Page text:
OpenH264 in Fedora
fw at deneb.enyo.de
Sat Nov 2 21:33:37 UTC 2013
* Michael Catanzaro:
> On Sat, 2013-11-02 at 20:45 +0100, Florian Weimer wrote:
>> I expect that the actual licensing terms will only cover end users for
>> their own "personal, non-commercial use" (the language used in the end
>> user licensing terms for existing platform codecs in Windows and
>> Flash). These terms will be worded so narrowly that developing WebRTC
>> applications that use the H.264 codec—or just using the codec for
>> business purposes (like placing a video call to one of your coworkers)
>> may need a separate patent license.
> Cisco is promising a traditional free license because they're trying to
> thwart MPEG LA's licensing scheme.
That's not how I would summarize their activites. Cisco tries very
hard to put WebRTC into MPEG LA's grasp.
> Firefox will be using this codec for all purposes, not just WebRTC.
Assuming that it's feasible. The decoder might be crippled to SD or
of poor general quality, or the patent license might be restricted to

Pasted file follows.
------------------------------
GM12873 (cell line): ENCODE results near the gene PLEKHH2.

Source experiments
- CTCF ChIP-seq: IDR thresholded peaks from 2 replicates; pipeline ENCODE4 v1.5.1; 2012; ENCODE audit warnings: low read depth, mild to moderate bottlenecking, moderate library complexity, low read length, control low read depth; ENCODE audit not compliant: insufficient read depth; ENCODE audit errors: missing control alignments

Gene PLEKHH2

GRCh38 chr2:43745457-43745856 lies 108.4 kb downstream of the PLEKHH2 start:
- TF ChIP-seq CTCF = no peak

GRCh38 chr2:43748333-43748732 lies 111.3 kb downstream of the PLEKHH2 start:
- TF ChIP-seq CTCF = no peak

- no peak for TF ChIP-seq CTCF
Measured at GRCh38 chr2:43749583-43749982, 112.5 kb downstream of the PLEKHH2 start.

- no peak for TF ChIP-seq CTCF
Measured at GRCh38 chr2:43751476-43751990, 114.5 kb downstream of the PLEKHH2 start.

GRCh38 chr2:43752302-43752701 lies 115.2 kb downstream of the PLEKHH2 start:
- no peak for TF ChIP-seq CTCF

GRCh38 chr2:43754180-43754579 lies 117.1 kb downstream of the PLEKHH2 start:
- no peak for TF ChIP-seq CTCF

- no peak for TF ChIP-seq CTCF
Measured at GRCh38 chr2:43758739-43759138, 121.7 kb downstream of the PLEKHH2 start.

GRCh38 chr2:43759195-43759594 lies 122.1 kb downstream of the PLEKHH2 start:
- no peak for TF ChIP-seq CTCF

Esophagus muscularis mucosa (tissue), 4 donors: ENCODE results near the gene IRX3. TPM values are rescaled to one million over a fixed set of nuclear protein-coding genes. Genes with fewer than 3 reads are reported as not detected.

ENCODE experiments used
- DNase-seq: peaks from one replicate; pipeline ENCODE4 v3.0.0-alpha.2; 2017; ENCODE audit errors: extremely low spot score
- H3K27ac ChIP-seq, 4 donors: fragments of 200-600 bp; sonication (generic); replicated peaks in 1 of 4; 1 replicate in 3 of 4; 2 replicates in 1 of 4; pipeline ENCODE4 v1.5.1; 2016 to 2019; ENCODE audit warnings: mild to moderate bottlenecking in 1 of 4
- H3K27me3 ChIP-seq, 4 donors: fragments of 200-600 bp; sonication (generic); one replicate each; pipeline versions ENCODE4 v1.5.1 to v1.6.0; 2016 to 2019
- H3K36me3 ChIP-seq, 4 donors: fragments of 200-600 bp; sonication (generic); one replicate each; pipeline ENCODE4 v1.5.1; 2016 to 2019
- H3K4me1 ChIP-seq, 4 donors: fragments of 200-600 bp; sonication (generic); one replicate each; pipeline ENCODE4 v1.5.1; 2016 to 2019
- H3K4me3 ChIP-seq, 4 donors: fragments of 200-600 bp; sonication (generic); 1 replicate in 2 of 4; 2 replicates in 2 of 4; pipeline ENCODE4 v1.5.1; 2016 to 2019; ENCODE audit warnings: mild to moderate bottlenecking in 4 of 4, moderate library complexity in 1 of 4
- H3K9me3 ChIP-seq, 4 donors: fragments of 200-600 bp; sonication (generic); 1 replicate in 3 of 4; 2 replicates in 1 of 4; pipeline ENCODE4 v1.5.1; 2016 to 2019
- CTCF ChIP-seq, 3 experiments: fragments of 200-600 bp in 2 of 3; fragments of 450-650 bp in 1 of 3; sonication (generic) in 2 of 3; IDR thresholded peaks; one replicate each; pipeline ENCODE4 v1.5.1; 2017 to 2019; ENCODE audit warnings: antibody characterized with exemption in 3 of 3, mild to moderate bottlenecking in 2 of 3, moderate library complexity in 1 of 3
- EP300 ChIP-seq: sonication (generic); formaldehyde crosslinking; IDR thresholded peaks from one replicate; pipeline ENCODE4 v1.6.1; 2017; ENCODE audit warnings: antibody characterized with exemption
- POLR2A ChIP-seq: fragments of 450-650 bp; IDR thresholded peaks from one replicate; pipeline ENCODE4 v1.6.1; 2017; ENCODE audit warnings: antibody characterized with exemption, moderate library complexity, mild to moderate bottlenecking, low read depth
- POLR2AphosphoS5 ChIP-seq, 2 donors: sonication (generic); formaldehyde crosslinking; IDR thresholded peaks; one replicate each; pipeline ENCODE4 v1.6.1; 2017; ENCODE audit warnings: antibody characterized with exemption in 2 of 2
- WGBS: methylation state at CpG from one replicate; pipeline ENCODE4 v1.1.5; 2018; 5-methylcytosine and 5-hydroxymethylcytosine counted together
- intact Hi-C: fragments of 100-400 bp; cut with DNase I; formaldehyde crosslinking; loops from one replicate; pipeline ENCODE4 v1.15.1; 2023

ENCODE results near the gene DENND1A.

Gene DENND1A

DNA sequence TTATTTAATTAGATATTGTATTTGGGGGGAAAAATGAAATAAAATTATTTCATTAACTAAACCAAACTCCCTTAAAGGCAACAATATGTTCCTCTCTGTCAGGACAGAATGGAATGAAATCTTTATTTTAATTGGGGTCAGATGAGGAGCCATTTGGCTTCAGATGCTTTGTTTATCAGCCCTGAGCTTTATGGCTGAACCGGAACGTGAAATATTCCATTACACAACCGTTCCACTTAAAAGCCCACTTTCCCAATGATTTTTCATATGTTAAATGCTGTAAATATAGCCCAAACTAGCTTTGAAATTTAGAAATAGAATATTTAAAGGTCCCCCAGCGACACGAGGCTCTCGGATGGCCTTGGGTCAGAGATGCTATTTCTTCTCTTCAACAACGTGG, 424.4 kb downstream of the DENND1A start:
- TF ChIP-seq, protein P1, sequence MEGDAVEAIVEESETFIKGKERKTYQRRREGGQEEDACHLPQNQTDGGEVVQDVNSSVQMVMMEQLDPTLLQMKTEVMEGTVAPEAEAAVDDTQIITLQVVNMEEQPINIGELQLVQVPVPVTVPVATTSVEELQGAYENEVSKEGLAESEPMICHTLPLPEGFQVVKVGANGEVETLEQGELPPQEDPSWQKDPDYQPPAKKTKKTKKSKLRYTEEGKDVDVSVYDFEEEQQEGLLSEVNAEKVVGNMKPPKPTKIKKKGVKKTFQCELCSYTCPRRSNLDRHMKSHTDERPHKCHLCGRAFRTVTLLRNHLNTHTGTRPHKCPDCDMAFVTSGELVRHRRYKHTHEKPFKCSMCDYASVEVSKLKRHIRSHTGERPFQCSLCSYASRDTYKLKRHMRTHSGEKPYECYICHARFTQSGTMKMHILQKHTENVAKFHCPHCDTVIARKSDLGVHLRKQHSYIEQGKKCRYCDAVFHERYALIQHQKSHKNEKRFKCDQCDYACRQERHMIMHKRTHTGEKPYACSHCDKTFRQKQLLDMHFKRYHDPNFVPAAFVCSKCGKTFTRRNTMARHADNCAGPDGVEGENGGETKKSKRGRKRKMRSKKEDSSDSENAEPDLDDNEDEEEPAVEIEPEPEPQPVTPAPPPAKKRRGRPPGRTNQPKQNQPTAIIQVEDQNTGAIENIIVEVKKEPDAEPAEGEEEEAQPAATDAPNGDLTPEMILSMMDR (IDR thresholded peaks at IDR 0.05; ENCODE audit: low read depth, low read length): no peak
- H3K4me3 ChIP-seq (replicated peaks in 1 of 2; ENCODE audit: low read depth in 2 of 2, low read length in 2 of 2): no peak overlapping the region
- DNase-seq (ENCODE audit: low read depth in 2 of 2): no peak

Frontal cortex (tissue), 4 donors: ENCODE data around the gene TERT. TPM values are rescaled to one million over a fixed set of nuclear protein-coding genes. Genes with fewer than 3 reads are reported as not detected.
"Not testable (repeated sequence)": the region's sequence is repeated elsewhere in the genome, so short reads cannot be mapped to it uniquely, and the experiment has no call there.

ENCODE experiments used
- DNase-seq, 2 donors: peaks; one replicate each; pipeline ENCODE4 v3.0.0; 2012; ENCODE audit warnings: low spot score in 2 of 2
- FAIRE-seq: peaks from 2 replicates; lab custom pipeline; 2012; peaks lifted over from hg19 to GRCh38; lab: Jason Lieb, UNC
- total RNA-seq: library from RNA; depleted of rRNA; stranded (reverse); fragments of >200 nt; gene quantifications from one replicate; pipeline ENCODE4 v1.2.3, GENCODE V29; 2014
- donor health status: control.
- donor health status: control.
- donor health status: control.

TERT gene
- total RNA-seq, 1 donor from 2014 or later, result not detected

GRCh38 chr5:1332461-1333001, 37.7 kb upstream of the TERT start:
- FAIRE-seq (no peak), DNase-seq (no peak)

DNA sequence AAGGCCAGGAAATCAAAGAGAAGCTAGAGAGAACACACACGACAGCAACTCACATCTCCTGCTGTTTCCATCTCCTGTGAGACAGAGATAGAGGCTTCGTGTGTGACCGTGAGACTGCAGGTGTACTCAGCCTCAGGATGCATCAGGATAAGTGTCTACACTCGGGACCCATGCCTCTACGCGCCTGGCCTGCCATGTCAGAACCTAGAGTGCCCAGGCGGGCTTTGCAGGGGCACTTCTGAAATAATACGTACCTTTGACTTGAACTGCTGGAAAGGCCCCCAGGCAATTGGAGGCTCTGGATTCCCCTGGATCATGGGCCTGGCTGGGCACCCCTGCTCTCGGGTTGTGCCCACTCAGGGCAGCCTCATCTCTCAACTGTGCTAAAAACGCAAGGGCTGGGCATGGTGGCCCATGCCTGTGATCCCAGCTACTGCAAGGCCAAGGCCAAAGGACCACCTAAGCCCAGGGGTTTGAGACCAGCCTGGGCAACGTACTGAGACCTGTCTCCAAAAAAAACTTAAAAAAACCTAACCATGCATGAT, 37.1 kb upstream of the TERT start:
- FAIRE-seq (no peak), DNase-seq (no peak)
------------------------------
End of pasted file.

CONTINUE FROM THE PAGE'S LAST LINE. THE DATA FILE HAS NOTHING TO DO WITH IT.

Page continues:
WebRTC (which I consider quite likely, conbined with the "personal,
non-commercial use" restriction already mentioned). Cisco only said
that it would be "free for use in WebRTC".
> Fedora has to be proactive in patching it out if it is unwanted.
>> Technically, the Cisco codec will be distributed as a separate,
>> browser-assisted download, like Flash (which, curiously, is used today
>> mostly for its H.264 capabilities), so there is nothing that Fedora
>> can do.
> I'm not sure about that. Maybe/probably legal would approve a package
> that downloads the licensed codec from Cisco's website, for example.
> (The question of whether that is desirable for Fedora is a separate
> matter.) And if such a package is not approved, it seems extremely
> unlikely that Firefox should be allowed to do so.
The Firefox Flash download assistant hasn't been patched out, but it
does't work on x86_64.
More information about the devel